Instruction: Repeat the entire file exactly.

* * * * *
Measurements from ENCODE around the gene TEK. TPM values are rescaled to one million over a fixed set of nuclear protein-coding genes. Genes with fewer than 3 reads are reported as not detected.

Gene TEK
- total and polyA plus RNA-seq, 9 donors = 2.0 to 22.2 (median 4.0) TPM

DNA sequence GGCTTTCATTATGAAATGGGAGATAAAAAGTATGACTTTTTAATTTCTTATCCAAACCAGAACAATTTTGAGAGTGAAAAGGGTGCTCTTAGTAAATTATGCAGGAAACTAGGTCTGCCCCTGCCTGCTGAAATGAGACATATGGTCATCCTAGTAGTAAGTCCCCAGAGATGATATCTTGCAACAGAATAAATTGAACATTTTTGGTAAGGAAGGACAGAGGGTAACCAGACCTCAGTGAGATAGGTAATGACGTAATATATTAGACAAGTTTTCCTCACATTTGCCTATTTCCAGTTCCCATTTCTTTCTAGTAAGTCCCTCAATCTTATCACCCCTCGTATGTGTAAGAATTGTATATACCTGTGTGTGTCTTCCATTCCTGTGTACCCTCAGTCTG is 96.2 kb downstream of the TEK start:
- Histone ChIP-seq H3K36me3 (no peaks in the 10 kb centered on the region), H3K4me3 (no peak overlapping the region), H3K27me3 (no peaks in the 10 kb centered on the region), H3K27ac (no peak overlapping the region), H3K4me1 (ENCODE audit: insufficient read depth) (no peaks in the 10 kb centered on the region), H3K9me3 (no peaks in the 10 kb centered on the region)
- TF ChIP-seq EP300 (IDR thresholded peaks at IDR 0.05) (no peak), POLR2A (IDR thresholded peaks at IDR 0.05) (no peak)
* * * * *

Measurements from ENCODE around the gene TEK. TPM values are rescaled to one million over a fixed set of nuclear protein-coding genes. Genes with fewer than 3 reads are reported as not detected.

Gene TEK
- total and polyA plus RNA-seq, 9 donors = 2.0 to 22.2 (median 4.0) TPM

DNA sequence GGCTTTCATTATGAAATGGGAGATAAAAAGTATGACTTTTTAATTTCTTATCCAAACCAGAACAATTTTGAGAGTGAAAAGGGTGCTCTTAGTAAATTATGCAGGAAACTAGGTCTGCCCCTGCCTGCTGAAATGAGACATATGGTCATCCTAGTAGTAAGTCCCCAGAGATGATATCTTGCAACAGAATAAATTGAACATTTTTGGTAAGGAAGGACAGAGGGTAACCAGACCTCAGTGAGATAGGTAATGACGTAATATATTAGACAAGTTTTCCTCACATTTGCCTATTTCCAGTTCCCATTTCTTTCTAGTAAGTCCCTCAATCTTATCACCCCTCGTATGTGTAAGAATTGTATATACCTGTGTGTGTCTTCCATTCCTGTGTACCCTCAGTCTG is 96.2 kb downstream of the TEK start:
- Histone ChIP-seq H3K36me3 (no peaks in the 10 kb centered on the region), H3K4me3 (no peak overlapping the region), H3K27me3 (no peaks in the 10 kb centered on the region), H3K27ac (no peak overlapping the region), H3K4me1 (ENCODE audit: insufficient read depth) (no peaks in the 10 kb centered on the region), H3K9me3 (no peaks in the 10 kb centered on the region)
- TF ChIP-seq EP300 (IDR thresholded peaks at IDR 0.05) (no peak), POLR2A (IDR thresholded peaks at IDR 0.05) (no peak)